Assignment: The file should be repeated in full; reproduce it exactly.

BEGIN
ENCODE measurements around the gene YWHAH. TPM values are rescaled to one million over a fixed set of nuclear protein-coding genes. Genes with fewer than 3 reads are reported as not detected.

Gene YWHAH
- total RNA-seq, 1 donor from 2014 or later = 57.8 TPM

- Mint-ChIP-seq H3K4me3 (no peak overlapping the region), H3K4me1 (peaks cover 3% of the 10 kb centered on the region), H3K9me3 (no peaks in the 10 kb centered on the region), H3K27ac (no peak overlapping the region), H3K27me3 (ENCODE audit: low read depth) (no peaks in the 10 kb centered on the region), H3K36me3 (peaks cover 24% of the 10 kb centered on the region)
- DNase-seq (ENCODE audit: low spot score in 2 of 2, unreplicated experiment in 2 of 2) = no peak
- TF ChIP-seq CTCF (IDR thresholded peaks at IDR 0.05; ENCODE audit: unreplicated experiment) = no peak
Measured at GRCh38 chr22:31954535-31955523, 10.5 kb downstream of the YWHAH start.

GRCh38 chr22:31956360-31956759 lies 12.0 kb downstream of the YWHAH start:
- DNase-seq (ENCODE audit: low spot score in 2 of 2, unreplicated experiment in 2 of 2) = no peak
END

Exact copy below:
ENCODE measurements around the gene YWHAH. TPM values are rescaled to one million over a fixed set of nuclear protein-coding genes. Genes with fewer than 3 reads are reported as not detected.

Gene YWHAH
- total RNA-seq, 1 donor from 2014 or later = 57.8 TPM

- Mint-ChIP-seq H3K4me3 (no peak overlapping the region), H3K4me1 (peaks cover 3% of the 10 kb centered on the region), H3K9me3 (no peaks in the 10 kb centered on the region), H3K27ac (no peak overlapping the region), H3K27me3 (ENCODE audit: low read depth) (no peaks in the 10 kb centered on the region), H3K36me3 (peaks cover 24% of the 10 kb centered on the region)
- DNase-seq (ENCODE audit: low spot score in 2 of 2, unreplicated experiment in 2 of 2) = no peak
- TF ChIP-seq CTCF (IDR thresholded peaks at IDR 0.05; ENCODE audit: unreplicated experiment) = no peak
Measured at GRCh38 chr22:31954535-31955523, 10.5 kb downstream of the YWHAH start.

GRCh38 chr22:31956360-31956759 lies 12.0 kb downstream of the YWHAH start:
- DNase-seq (ENCODE audit: low spot score in 2 of 2, unreplicated experiment in 2 of 2) = no peak